Saudi young prince is getting more familiar with the consequences of the illegal war he waged against Yemeni people in 2015 with the green light of the US. Yemenis retaliatory drone attack on Saudi Aramco oil installations cut Saudi oil production seriously which is going to be replaced by US in global oil market.
Pushing the Saudi Arabia to the quagmire of Yemen by the US is interpreted in line with the US long term policy to grab share of other oil producing countries by 2024 as Washington is planning to export 9 million barrel of oil a day thanks to production of Shale oil which has changed the oil consuming country to a major oil producing one.
Dr. Osman Faruk Logoglu Turkish veteran politician and a senior member of CHP was interviewed on the issue.
Touching upon the possible consequences of recent retaliatory Yemeni's attack on Saudi Aramco plants and the US efforts to drive major oil producing companies out of oil market, logoglu said, "Disrupting the oil flow from the Persian Gulf and removing Venezuela from the circle of oil suppliers will surely have terrible consequences for the global economy, heightening political tensions in the world.”
Commenting on the US and Russia’s gains of recent tensions in Persian Gulf as two major oil producing countries, he added, “The US and Russia, even if they are colluding to establish their hegemony over oil and gas, stand to make only short-lived gains, but are in the longer run poised to suffer, while I do not believe that there is such an American-Russian conspiracy at work, particularly the US must be called on to ease its harsh rhetoric against Iran and Venezuela.”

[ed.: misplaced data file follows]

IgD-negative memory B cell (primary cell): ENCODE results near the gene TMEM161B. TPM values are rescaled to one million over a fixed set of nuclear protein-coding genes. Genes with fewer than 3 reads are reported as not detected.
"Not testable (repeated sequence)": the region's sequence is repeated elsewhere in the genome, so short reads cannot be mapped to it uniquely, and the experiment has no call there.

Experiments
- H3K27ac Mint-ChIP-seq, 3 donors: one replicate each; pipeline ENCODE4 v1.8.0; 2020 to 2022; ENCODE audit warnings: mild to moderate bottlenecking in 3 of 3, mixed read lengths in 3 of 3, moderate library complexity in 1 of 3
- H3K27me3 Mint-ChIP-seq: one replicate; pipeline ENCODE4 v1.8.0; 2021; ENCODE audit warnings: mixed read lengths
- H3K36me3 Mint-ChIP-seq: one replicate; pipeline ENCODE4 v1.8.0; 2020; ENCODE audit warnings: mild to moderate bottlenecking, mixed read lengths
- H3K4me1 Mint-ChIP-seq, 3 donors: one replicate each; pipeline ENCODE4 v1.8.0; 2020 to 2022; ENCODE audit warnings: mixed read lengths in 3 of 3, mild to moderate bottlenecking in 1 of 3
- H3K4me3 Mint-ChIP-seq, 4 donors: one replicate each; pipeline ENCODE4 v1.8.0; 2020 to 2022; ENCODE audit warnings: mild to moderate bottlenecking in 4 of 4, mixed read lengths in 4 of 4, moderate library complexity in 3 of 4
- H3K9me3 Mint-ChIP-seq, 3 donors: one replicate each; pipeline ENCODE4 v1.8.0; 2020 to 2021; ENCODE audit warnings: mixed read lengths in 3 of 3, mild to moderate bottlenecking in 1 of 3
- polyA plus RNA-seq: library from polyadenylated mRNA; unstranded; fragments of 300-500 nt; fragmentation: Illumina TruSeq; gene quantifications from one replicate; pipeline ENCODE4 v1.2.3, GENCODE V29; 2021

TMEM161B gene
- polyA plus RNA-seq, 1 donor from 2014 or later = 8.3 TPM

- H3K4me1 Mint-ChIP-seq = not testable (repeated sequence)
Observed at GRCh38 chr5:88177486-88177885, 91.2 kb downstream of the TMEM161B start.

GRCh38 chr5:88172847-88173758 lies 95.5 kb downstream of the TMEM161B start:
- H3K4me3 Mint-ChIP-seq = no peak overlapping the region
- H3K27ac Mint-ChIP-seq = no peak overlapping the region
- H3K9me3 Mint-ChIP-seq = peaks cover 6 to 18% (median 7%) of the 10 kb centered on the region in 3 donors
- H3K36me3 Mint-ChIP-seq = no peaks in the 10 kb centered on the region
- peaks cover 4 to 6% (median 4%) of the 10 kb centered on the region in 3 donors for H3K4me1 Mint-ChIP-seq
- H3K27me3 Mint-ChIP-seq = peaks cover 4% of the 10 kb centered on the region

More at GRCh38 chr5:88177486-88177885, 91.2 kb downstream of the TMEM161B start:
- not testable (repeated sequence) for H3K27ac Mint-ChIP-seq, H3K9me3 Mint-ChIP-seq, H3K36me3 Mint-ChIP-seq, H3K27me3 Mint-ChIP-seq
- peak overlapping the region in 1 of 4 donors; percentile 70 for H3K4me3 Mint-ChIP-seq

Raising a way out of regional problems, Turkish politician said, “In this vein, I believe if there is the opportunity for the proposed meeting to take place, President Rouhani would do well to meet President Trump at New York and reveal bare the facts of American policy for the whole world to see. On the other hand, if there is a chance to move forward after such an encounter, then Iran and the region would all stand to benefit.”
He added, “On a wider scale, the situation calls for a more coordinated effort on the part of the regional states to address the problems of their region and to reduce the intervention and interference of outside powers in their affairs. Regional ownership is the step to take. To this end, the creation of a Middle East OSCE, led by Turkey, Iran, Iraq, Syria, Egypt, Saudi Arabia and others of the region would be a major development, an idea now being publicly floated by the main opposition party CHP in Turkey.”